For some reason, many people are fascinated by plants with purple summer foliage. Purple leaf plum (Prunus cerasifera), is an old standby for summer purple. Unfortunately, it is short lived due to its susceptibility to winter injury, borers, tent caterpillars and many other problems. If you can switch to red, consider Red Rage™ blackgum (Nyssa sylvatica ‘Haymanred’) as an alternative. New growth is bright red in spring and the fall color is an incredibly intense red. Blackgum grows much better in wet soils than purple leaf plum.



Boxwood is usually the first plant that most people think of for an evergreen hedge. How about inkberry (Ilex glabra)? A dwarf cultivar like ‘Shamrock’ grows about 4 feet tall with glossy, dark green leaves, creating an interesting texture. While it is less formal looking than boxwood, it can be maintained as a hedge with less pruning. It is also not prone to the fungal canker diseases that often cause dieback of boxwoods.


Evergreen Tree

Blue spruce is popular as an evergreen tree because people tend to like its bluish foliage and the tidy form. However, fungal needle blight diseases have decimated blue spruces during the past several abnormally wet years. Although Black Hills spruce (Picea glauca ‘Densata’) is somewhat slower growing, less blue and less pyramidal than blue spruce, it is more adaptable to the extremes in moisture and temperature that we face in the Midwest and it is also less prone to fungal needle blights.


Specimen Tree

Weeping mulberries are commonly planted to create landscape interest. After a few years, they usually look like strange, shaggy mops. Fox Valley® birch (Betula nigra ‘Little King’) is a very dwarf (10 feet) river birch with a mounded form and stunning, exfoliating bark. This is a plant that will create interest in your landscape for many years with little maintenance.


Focal Point

With its tight, conical form and dense, deep green needles, Alberta spruce definitely catches the eye. If you want a different, but equally eye-catching look and have some room, consider weeping Nootka falsecypress (Chamaecyparis nootkatensis ‘Pendula’). This slow-growing evergreen eventually reaches 35 feet. It has rich, deep green foliage in flattened sprays that hang down gracefully from horizontal branches. It will grow in sun or part shade and is not plagued by mites as is Alberta spruce.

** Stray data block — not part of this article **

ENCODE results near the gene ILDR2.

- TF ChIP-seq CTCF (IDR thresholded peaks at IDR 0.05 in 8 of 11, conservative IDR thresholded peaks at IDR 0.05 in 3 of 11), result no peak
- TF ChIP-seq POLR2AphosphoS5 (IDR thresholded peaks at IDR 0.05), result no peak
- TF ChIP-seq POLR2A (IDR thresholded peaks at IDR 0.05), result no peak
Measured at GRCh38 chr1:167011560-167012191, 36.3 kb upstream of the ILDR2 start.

Flowering Shrub

With thousands of stunning plants to choose from, selecting flowering shrubs can be truly bewildering. Rose of Sharon is commonly planted because it is tough as nails and has large, profuse and cheery blooms in the heat of summer. Why not spread out seasonal interest by planting some viburnums. Cardinal Candy® (Viburnum dilatatum ‘Henneke’ ) is a good example of a shrub for all seasons. It has creamy, white flowers in spring, attractive summer foliage, fairly good wine fall color and brilliant red fruit persisting into early winter.

We all have our favorite plants. Some of the plants suggested here might seem strange or inappropriate, but I happen to like them. The point of this article is to encourage you to broaden your plant palette. Go to gardens, take notes on plants that strike your fancy and do some homework. Don’t be afraid to try something different. Some of your choices might not work, but you will learn a lot from trying them.


(From State-by-State Gardening November/December 2011. Photos courtesy of Christopher Starbuck.)


Posted: 12/28/11   RSS | Print